With that said, within MediaCommons Press, I’m not totally sure I understand where the line is on when such documents are “published.” Fitzpatrick might say this is a good thing, that the new motto in the digital age needs to be “publish-then-filter” (38). But I guess what’s not clear to me is how or whether the original authors are changing their text in response to the feedback they receive. As it stands, there doesn’t seem to be a place for making note of such work in MediaCommons Press. To feel like the labor of commenting is valuable, it seems to me that there needs to be some way of communicating these changes.
Something else occurred to me as I was browsing through some of the documents that have been opened to peer feedback. As the system is currently used, there don’t seem to be more than 10 comments per paragraph of any given text. But even this is quite a lot of feedback to take into account. And what if the system really catches on an draws the users it hopes for? Sometimes as a writer, getting too much feedback can be a really bad thing. I’m thinking of students who have come to the writing center over and over again with the same piece of writing, seeking out feedback from as many different tutors as they can. I completely admire the drive and vulnerability that this requires, but these students almost inevitably seem to drive themselves crazy, since no tutor is ever simply going to say, “It’s perfect. Go with what you’ve got.” With writing, there’s always more we can do, more we can revise. But at some point, we have to decide when to let projects go. Getting too much feedback can be a real hindrance to getting work done. So in that respect, I wonder if the MediaCommons Press model is really scalable.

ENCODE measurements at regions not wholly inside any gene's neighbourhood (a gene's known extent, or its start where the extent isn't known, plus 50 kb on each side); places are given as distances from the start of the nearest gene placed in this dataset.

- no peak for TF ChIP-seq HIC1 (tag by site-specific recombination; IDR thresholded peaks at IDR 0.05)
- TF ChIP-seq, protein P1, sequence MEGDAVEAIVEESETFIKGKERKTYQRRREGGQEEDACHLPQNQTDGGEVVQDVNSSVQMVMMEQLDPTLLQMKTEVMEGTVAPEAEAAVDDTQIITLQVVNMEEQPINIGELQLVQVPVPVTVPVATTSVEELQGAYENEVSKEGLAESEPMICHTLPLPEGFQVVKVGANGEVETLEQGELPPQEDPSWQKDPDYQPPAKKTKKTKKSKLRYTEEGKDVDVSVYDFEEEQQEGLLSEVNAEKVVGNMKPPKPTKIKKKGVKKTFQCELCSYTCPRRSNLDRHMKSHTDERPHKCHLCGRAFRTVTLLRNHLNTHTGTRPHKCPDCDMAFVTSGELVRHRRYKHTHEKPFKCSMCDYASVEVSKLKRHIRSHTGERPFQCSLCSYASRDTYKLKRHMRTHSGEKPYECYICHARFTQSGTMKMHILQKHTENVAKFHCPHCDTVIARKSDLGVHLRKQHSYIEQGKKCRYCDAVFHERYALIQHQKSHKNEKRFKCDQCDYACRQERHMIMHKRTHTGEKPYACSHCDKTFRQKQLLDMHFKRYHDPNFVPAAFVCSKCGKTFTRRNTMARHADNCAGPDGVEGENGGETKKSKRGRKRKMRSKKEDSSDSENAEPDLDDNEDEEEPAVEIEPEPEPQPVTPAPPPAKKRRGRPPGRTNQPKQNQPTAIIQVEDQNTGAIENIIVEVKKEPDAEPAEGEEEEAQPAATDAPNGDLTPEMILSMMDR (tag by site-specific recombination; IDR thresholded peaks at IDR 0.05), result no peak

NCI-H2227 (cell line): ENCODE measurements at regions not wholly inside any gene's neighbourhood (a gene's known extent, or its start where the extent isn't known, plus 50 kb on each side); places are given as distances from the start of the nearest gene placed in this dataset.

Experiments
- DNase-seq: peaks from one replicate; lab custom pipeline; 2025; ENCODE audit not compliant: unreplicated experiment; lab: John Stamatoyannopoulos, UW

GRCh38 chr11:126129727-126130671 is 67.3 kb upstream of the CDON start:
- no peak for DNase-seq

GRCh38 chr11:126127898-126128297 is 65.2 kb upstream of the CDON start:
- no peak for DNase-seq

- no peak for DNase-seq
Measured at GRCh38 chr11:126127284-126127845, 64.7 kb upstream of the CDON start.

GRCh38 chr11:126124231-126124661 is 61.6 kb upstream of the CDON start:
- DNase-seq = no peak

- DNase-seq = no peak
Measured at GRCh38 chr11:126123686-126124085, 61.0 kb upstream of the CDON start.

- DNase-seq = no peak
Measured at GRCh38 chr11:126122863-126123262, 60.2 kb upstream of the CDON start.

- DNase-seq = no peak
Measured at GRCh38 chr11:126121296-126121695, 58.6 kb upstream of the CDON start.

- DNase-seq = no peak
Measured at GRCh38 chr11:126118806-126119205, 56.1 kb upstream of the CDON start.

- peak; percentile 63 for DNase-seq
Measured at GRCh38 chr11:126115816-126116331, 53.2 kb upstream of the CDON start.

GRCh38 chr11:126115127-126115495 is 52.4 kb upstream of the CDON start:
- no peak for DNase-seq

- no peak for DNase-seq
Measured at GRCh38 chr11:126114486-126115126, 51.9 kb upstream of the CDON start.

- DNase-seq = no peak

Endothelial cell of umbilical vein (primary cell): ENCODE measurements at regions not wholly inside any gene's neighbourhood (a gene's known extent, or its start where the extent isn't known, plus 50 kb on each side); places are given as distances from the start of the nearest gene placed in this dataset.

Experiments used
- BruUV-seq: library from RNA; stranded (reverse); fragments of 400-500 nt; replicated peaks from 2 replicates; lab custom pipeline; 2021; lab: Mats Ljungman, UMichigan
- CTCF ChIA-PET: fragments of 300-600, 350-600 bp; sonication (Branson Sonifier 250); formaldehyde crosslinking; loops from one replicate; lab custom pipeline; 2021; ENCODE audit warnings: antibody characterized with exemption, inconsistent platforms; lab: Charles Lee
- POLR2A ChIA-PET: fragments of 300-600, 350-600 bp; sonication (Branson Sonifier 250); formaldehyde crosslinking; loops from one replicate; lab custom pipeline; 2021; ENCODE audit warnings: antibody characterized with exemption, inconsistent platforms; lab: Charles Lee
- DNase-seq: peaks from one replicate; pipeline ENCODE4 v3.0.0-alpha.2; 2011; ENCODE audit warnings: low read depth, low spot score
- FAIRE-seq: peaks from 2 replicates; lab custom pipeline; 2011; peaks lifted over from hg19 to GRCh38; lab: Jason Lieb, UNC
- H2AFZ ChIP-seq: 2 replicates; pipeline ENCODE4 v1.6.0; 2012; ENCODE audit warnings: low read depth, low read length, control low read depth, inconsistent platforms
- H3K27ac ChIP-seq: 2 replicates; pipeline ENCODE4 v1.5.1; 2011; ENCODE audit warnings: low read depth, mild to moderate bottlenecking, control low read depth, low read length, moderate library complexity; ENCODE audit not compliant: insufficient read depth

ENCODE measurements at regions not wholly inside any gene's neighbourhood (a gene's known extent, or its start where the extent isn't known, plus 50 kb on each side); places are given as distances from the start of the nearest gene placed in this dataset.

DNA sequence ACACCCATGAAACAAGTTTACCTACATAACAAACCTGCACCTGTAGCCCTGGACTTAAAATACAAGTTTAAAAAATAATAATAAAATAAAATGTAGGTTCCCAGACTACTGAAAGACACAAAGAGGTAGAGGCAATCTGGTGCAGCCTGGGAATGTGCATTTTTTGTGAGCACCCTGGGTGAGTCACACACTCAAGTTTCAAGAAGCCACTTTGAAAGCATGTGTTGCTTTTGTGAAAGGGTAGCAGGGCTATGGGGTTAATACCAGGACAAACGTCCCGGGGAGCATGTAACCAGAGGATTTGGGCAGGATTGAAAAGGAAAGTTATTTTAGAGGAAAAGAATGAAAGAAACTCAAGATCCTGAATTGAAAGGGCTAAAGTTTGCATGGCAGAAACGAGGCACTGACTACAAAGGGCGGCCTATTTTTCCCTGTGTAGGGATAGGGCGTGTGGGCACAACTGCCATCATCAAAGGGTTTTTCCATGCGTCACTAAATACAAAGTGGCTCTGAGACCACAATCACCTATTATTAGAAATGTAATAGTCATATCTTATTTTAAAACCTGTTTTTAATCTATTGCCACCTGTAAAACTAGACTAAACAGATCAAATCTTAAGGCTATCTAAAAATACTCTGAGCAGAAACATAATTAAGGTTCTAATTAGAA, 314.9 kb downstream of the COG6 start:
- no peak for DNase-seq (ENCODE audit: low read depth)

With regard to the full-blown version of this publication system as described by Fitzpatrick: I’m not entirely sure why, but some part of me wondered if maybe we need to resist the urge, in constructing these digital environments, to try to control and account for everything. I think Fitzpatrick is smart in her analysis of why other online academic publishing sites (like Philica) have failed, and that she makes a strong case for the need to provide some mechanisms for “reviewing the reviewers.” But I found myself a little skeptical about what she calls “pay to play” systems, such as points as internal currency, or changing your “karma” through your own contributions/publications, as Slashdot does. I guess I’m a little wary of over-engineering the system.
Some part of me wants to believe that if people find a site useful, they’ll use it—that if we need to contrive an artificial internal economy, it may be an indication that we’re compensating for real value in some way. But it’s also very possible “some part of me” is just being naïve about the need to create buy-in and reward before these digital academic communities can really function as we’d like them to. Another theory/practice gap here—it will be really interesting to see how MediaCommons decides to handle this problem (or if they decide that it doesn’t need to be ‘handled’ at all).